Historic rock wall saved after Troubleshooter Investigation - wave3.com-Louisville News, Weather & Sports

Historic rock wall saved after Troubleshooter Investigation

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Carol Dunn Carol Dunn
Erin Combs with Troubleshooter Eric Flack Erin Combs with Troubleshooter Eric Flack
Kathy Eaton-McKalip Kathy Eaton-McKalip

LEXINGTON, IN (WAVE) - A southern Indiana landmark slated for demolition is being saved after a WAVE 3 Troubleshooter Investigation. The State of Indiana planed to tear down a 100-year-old rock wall to make way for a new bridge. But after I exposed claims transportation officials pulled a fast one to try and get that project done, the state has agreed to preserve the wall, but not everyone is happy about the way it's being done.

The Indiana Department of Transportation said it couldn't stop plans to build the new bridge. The people of Lexington, Indiana said they couldn't imagine their town without the wall that has come to define it. The compromise reached after I started a WAVE 3 Troubleshooter investigation will preserve history - sort of.

By some accounts the rock wall dates back to the late 1800's. For residents like Erin Combs, it's a part of the fabric of Lexington.

"When you think of home," said Combs during an interview in March, "this is what you see when you come into our little town is this stone wall."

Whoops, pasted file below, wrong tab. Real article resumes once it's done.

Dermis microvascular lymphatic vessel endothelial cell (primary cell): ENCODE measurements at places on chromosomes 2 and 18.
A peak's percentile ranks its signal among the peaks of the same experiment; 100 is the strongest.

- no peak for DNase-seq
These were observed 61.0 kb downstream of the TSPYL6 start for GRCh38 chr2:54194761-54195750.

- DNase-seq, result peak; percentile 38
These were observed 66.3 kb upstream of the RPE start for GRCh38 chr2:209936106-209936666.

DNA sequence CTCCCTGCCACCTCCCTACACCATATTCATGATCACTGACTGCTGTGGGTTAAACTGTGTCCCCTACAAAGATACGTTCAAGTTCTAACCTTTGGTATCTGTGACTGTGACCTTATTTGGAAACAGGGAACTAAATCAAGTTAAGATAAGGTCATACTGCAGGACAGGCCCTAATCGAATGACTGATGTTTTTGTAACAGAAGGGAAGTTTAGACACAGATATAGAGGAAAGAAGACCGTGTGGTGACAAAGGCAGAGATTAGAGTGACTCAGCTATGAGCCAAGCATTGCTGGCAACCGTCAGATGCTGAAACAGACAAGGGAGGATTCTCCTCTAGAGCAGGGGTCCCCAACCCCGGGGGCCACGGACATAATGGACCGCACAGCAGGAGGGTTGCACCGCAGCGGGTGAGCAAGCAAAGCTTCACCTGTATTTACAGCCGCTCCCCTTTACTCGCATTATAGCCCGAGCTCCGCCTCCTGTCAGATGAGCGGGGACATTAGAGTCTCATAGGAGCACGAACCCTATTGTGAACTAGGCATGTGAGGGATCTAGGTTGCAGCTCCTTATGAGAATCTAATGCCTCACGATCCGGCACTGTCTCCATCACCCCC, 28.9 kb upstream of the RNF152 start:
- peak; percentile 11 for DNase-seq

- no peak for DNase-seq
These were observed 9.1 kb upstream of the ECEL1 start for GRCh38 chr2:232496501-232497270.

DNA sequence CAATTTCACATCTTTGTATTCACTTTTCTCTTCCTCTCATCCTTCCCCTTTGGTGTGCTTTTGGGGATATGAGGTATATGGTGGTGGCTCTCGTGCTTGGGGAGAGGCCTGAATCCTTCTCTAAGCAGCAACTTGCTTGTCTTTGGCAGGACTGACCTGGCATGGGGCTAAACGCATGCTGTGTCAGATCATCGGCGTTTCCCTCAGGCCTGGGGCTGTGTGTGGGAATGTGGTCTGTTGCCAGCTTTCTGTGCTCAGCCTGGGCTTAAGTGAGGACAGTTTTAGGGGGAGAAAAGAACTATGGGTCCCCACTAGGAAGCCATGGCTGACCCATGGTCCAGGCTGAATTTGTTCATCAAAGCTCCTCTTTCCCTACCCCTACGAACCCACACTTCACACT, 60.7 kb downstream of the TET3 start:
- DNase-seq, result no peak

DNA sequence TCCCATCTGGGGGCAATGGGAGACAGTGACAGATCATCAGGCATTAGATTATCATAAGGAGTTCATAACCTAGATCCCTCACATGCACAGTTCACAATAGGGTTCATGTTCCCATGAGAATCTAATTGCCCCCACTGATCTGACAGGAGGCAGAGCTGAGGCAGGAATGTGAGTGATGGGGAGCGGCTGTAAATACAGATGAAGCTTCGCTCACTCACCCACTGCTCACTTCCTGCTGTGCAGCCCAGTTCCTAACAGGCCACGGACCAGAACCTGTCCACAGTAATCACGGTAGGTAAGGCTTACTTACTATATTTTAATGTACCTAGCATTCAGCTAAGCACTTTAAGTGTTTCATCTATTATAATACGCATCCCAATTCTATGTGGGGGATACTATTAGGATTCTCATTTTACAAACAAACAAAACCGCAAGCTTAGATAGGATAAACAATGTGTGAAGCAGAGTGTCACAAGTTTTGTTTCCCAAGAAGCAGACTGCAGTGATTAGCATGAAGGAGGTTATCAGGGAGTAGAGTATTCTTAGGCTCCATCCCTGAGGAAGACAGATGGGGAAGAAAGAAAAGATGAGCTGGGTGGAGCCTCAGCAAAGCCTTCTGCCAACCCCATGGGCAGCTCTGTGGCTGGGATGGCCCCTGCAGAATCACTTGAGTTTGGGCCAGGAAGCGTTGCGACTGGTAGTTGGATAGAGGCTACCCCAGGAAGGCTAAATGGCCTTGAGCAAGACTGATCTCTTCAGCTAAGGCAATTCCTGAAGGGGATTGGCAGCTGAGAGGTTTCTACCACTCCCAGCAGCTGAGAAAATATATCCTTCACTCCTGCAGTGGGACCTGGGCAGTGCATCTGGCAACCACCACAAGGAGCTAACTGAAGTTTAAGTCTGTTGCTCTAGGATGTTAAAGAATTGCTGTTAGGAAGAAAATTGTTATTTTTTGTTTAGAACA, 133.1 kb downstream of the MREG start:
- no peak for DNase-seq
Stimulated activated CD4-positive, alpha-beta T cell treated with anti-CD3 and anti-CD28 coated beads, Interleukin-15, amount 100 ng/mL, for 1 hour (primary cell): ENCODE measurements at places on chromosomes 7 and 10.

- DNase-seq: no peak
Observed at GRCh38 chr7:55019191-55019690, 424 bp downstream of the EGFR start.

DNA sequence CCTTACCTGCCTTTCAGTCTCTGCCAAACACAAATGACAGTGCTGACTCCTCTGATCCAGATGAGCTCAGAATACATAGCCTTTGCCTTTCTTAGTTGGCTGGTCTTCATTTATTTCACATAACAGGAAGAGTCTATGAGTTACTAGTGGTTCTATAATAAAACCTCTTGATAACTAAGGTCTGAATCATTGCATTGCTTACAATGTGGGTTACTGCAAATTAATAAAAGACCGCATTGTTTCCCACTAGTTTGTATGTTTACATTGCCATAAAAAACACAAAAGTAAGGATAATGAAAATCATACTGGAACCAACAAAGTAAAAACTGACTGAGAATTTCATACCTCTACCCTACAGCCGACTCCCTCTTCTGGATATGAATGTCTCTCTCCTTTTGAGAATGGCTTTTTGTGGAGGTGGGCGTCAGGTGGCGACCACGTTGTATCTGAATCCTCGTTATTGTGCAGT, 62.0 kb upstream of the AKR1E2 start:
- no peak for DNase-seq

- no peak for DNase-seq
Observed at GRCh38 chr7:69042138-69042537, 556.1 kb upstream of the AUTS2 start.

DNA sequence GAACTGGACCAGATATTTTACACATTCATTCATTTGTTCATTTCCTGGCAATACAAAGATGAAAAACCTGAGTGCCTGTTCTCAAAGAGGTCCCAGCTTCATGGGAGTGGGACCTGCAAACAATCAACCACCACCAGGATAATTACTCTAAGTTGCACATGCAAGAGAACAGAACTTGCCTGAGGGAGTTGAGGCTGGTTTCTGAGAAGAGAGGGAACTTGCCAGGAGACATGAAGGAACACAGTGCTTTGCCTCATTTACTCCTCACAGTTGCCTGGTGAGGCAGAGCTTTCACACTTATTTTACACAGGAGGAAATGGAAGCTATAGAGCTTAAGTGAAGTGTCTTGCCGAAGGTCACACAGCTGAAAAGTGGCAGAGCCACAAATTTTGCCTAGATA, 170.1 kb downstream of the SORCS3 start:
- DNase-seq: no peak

The wall is standing in the way of a new bridge over Town Creek in State Route 203. The state of needs to replace the bridge because it is outdated. The bridge sits on land that use to be owned by a local preservationist group, the Friends of Englishton Park. The group sold the land to INDOT believing the state was going to build the bridge around the wall. They were wrong.

"We mistakenly gave them the right to knock down the wall," board member Carol Dunn said.

When they found out the states plan included tearing down their wall locals mounted a campaign to save it, which included contacting me on Facebook for help. So I went to Kathy Eaton-McKalip, INDOT's deputy district commissioner, who admitted the state never fully disclosed its intentions when they made the deal.

"I think the current people that are there, I don't think they had any idea," Eaton-McKalip said.

After our investigation began, INDOT put a 30 day hold on the project to look at ways the wall could be saved. A few weeks ago, INDOT announced the bridge replacement would move forward, but the wall would move back. INDOT agreed to shoulder most of the cost for taking down the wall stone by stone, and moving it onto Englishton Park's new property line. The compromise is getting mixed reaction from the townspeople, many of whom said a rebuilt wall isn't the same thing.

On The Friends of Englishton Park's Facebook page, Heather Freeman wrote of the plan: "That's not right, it's a part of history. And James Baxter Junior added: "they killed history."

But in an email, Eaton-McKalip said this was the only way.

"We need the (right of way) in order to meet clear zone requirements," she wrote. "If these requirements are not met, we'd jeopardize our federal funds."

Combs, who has lived in Lexington all her life, defended the plan. Her Facebook post reads: "It's better than losing it completely." L.L. Lowry, who is part of the Englishton Park group that unwittingly gave INDOT the right to do this in the first place, added, "Although it is not as we would wish, it is the 2nd most favorable option we could hope for."

INDOT is in the process of getting bids from companies that specialize in tearing down and rebuilding historic structures. Work to save the wall, and to replace the bridge, is scheduled to start in June.

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